Tartine in San Francisco. Since we can only get out that way once a year (if we're lucky), the Tartine cookbook was going to have to fill in the 51 weeks out of the year.
Only recently was this book cracked open, but there are two things that really drive me nuts about cookbooks with a focus on baking. The first is recipes that use volumetric measures for dry ingredients. I love Thomas Keller's Ad Hoc, but that damn book uses volumetric measurements for the baking recipes. I've seen my fair share of things turn out "iffey" over a tad too much or too little of dry something or other. (Keller's chocolate chip cookies come to mind.) Second, is a recipe that tells you what to do but not why. It's the little nuanced explanations that allow the home cook's knowledge of what they're doing grow because of these little nuggets.
The Tartine cookbook is definitely one for the bookshelf (and uses measurements for both ounces and grams). When I told Regina I was making shortbread cookies she groaned. Before the actual recipe starts, the authors explain why they use cornstarch rather than rice flour or potato starch. They said that cornstarch basically creates a softer melt-in-the-mouth texture, while the other two result in a firmer even crunchy kind of shortbread. Armed with the information you're almost being dared to try the other two out, just to see what happens.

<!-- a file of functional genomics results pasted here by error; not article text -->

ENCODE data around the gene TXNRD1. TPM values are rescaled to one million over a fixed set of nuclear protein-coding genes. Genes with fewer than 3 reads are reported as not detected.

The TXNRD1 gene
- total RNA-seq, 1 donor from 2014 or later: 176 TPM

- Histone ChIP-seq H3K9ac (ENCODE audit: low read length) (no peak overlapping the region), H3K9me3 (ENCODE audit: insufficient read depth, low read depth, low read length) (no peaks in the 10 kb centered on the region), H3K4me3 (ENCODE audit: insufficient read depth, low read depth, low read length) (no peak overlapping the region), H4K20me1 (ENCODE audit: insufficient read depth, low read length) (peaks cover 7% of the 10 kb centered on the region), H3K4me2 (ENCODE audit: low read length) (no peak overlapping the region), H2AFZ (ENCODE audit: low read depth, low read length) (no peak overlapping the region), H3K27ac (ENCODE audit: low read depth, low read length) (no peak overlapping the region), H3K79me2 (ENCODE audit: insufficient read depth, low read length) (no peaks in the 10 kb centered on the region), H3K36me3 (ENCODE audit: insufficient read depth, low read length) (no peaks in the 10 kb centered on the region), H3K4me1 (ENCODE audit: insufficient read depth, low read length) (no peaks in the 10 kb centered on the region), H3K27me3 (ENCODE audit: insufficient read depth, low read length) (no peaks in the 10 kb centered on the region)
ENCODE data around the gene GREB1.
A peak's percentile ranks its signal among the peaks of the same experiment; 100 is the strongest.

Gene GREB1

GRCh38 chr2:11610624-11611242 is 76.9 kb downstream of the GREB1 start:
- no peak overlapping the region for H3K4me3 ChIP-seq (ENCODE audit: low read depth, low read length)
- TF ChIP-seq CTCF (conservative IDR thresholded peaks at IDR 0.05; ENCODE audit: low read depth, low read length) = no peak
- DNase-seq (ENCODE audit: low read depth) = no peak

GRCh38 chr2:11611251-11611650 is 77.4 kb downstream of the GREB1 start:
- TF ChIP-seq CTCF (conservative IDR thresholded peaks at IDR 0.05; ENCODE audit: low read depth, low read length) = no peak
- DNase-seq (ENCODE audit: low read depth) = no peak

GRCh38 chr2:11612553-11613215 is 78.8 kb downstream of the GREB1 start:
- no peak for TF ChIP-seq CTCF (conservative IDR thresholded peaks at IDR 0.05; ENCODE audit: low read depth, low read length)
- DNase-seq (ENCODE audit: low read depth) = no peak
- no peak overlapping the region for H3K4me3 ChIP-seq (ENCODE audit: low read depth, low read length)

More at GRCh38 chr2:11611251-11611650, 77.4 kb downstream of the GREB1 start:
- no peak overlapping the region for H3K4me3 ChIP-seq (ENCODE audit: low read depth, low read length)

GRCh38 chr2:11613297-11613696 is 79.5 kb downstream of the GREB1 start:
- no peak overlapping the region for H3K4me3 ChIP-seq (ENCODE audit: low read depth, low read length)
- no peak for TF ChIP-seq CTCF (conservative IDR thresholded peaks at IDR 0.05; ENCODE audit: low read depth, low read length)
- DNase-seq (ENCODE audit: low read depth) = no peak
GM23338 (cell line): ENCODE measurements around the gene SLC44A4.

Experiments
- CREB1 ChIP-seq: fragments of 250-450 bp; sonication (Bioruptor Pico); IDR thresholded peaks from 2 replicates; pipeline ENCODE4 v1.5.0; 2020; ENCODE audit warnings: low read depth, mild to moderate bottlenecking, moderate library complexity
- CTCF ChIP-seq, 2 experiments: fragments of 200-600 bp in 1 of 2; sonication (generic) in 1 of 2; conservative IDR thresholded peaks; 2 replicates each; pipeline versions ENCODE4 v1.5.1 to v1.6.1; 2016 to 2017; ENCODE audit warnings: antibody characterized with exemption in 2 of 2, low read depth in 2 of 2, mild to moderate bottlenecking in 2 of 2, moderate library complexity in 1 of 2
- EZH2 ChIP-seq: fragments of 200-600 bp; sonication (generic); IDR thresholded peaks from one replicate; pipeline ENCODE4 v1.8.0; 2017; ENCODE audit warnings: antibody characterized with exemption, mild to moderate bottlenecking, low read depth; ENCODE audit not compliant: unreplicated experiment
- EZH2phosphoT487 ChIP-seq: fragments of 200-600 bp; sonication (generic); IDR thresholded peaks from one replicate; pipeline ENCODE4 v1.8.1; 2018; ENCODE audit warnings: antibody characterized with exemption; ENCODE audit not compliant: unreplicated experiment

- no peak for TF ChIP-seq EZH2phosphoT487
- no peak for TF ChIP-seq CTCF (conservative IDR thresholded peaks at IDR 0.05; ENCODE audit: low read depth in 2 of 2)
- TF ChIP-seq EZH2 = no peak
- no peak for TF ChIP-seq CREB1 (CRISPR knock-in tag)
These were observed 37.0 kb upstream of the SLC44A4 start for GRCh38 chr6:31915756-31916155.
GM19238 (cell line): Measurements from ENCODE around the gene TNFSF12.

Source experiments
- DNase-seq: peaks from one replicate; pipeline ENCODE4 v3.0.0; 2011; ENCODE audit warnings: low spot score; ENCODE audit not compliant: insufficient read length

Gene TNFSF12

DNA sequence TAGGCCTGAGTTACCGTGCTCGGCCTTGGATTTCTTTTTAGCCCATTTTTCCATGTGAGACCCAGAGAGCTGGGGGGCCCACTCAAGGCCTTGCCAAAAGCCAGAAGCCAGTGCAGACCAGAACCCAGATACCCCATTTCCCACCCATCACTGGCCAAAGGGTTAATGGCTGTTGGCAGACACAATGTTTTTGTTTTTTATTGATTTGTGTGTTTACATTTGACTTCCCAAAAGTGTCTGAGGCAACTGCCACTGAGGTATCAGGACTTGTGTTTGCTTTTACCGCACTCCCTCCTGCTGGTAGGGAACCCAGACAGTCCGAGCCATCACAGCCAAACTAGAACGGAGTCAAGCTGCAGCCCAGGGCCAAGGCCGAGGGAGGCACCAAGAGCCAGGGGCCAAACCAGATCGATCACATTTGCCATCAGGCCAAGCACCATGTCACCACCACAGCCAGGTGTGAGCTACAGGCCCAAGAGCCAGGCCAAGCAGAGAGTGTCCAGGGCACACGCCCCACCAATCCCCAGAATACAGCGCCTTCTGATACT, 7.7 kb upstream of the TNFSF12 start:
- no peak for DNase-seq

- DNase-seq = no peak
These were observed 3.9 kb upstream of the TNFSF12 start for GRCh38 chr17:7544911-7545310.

I'm a note taker when it comes to cookbooks. If something doesn't seem right I'll typically jot it down on the actual page so I don't make the same mistake twice. In this recipe they call for cutting the cookies into 2"x1/2" rectangles. If you know what this actually looks like, you know there's no way these cookies are that small. I cut them to 2"x1" and the seem to look just like the picture. You could maybe cut them 2"x3/4", but I still think they'd be pretty small.
My only other note is to make sure you let these set up over night. When they've only been out of the oven for an hour or two they're way too soft. An overnight stay in the fridge seem to give them the perfect firmness. The superfine sugar is an absolute must. Don't use regular sugar! You can warm the bottom of the glass pan on the stove to help loosen the cookies' grip on the glass dish.
The book is awesome. Get it
Here's a link to the recipe